What impressed Liedloff the most was how this philosophy carried through to childcare. Confident in children’s inner guidance, the community provided support as needed, such as breastfeeding and suckling on request. Amazonian babies were loved unconditionally. Compared to what Liedloff observed in the United States and Europe, Ye’kuana babies hardly cried, and their patterns of eating and sleeping were not dictated to them. They were taken in-arms wherever everyone else went, and they were carried and cuddled in contact with their mothers, family, and other community members, with the freedom to roam and play without adult interference.

All of these observations agree with those from a long line of formalized studies of Nature-based cultures by anthropologists such as Barry Hewlett, Melvin Konner, Michael Lamb, Richard B. Lee, Margaret Mead, and Elizabeth Marshall Thomas.  Liedloff came to call this human-Nature spooning an example of the ancient continuum.  She maintained that to cultivate the health and well-being embodied by the Ye’kuana, and what she experienced herself, humans need to bring their lives back into alignment with Nature and the habits of our ancestors—to reorient from anthropocentrism to ecocentrism.  According to Tewa educator Gregory Cajete, this understanding of human nature “embraces the inherent creativity of nature as the foundation for both knowledge and action” and maintains “dynamic balance and harmony with all relationships.”

The ancient continuum provides a roadnmap to heal and anneal our individual selves and our communities, which have been fractured and inflamed with alienation and intolerance. By relearning and molding our minds and relationships to fit the ways of the cosmos, we can craft wise practices and a moral path to live within Nature’s capacity. As Vine Deloria Jr. (Standing Rock Sioux) observes:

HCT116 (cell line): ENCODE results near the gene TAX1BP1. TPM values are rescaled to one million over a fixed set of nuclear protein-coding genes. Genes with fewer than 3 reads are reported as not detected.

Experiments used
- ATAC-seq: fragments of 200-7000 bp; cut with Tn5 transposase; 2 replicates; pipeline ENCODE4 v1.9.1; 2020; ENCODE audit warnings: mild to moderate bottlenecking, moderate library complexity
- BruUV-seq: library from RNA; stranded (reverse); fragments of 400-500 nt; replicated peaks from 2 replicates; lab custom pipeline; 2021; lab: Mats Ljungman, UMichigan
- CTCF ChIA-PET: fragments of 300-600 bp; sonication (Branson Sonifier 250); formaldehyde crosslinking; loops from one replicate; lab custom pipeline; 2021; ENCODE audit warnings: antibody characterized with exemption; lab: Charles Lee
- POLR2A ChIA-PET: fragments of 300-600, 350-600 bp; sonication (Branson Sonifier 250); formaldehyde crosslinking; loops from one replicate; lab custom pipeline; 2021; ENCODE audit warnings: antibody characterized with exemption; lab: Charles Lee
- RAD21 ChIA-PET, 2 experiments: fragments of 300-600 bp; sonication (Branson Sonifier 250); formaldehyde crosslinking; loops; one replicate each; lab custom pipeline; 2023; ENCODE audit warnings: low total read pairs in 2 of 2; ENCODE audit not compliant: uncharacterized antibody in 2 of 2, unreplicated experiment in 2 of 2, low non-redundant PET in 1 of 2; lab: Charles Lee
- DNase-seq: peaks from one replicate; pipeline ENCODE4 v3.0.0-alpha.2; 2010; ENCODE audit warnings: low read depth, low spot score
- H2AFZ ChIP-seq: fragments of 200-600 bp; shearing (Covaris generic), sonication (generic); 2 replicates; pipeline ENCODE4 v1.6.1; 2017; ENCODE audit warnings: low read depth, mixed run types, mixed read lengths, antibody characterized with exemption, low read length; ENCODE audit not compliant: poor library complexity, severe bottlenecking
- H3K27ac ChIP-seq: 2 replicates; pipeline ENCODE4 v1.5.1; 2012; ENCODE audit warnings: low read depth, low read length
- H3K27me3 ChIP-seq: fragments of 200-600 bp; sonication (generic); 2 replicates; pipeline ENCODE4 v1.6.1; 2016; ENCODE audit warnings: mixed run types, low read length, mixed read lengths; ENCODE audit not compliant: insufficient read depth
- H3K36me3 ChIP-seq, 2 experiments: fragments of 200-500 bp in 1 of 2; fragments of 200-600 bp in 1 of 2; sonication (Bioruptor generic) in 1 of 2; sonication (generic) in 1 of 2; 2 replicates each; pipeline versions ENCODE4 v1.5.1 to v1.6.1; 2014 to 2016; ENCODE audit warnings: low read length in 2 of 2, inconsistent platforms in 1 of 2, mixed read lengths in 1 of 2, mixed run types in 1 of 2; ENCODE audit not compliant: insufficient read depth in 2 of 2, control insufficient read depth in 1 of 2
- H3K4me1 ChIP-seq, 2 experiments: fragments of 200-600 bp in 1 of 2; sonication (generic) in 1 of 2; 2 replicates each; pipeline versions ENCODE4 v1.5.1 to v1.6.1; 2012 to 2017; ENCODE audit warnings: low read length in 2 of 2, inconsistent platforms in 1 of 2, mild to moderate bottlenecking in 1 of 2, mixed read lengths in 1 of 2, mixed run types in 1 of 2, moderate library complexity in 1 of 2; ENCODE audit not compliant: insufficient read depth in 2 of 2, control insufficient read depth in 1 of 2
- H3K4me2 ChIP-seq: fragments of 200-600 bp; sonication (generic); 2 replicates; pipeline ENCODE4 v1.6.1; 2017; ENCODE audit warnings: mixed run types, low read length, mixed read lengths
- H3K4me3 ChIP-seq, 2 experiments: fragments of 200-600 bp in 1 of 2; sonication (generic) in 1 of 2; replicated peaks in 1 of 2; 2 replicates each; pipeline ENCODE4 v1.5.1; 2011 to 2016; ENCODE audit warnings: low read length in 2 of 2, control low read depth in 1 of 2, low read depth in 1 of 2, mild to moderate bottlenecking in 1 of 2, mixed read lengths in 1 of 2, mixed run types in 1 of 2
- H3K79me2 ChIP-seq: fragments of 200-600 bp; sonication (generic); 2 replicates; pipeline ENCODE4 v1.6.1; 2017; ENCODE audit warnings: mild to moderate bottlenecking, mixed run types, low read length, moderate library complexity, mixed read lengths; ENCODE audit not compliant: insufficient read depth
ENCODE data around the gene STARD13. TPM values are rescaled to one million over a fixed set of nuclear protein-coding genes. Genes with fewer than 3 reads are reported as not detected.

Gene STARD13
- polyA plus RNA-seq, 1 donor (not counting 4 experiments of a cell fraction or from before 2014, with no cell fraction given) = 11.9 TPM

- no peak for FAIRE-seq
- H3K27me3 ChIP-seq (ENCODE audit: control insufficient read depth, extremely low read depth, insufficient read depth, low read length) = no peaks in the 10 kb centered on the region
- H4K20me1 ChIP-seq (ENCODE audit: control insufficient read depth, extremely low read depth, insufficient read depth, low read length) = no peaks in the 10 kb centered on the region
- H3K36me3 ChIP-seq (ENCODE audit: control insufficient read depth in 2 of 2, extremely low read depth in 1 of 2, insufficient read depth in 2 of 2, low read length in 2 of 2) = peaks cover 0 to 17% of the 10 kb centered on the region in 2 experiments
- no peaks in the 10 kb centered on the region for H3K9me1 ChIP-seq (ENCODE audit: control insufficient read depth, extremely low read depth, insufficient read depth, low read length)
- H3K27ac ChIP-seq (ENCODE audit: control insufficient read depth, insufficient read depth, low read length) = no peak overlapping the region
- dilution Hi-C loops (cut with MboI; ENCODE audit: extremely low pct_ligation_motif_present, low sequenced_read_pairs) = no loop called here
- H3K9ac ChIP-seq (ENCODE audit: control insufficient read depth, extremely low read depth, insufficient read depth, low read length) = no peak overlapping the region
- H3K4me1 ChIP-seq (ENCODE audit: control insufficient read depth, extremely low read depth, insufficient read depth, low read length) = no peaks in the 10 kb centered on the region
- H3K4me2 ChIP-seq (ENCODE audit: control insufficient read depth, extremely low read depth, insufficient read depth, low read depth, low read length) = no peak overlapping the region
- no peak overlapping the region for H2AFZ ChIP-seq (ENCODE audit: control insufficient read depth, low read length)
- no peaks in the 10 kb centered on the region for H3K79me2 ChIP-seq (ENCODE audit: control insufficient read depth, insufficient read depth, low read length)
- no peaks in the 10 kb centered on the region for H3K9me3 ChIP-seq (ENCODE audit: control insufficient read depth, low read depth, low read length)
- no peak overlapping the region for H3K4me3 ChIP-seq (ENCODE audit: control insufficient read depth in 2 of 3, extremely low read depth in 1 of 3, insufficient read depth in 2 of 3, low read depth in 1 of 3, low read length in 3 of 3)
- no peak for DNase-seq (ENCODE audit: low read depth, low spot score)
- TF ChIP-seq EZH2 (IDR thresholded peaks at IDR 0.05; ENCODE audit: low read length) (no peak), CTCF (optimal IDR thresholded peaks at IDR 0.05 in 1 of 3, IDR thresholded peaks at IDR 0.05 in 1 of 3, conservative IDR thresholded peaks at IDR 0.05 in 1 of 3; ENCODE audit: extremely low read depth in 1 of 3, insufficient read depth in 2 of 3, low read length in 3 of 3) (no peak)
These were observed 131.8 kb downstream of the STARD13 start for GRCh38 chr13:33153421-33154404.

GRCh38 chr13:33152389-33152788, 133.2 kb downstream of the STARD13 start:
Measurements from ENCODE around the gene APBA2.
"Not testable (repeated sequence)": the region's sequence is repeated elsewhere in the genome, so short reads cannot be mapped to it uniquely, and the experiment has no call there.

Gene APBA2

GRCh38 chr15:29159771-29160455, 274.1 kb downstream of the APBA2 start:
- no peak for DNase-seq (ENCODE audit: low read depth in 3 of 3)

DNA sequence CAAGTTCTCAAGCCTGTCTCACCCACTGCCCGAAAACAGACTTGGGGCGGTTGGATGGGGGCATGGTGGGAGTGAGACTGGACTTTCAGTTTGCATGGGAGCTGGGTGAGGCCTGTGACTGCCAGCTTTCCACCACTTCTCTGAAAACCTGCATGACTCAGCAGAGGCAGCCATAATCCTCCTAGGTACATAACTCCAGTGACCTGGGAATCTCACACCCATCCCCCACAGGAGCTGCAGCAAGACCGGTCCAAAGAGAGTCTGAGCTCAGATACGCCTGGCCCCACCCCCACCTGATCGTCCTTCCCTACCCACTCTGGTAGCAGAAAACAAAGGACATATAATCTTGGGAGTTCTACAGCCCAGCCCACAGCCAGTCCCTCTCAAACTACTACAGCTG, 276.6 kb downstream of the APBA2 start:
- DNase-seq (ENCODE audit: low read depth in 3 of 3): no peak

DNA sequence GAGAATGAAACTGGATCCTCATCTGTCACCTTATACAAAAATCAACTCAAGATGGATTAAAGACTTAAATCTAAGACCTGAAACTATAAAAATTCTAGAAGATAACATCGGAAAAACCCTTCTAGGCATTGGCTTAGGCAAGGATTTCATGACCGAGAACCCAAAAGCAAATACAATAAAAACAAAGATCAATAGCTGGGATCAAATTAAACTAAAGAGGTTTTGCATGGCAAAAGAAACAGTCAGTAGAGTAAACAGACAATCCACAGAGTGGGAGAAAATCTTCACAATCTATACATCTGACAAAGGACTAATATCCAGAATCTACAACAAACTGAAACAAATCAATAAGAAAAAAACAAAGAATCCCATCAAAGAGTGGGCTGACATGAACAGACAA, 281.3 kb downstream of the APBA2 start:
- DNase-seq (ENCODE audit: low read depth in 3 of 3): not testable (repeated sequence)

The wise person will realize his or her own limitations and act with some degree of humility until he or she has sufficient knowledge to act with confidence. Every bit of information must be related to the general framework of moral interpretation as it is personal to them and their community. No body of knowledge exists for its own sake outside the moral framework of understanding. We are, in the truest sense possible, creators or co-creators with the higher powers, and what we do has immediate importance for the rest of the universe.

Liedloff’s continuum concept radicalized popular Western views on culture and child-rearing. Since the 1975 publication of The Continuum Concept,  scientific studies have proliferated to validate Liedloff’s personal observations on how early life experience has far-reaching impacts, not only on child health and well-being but also on that of the entire human and nonhuman world.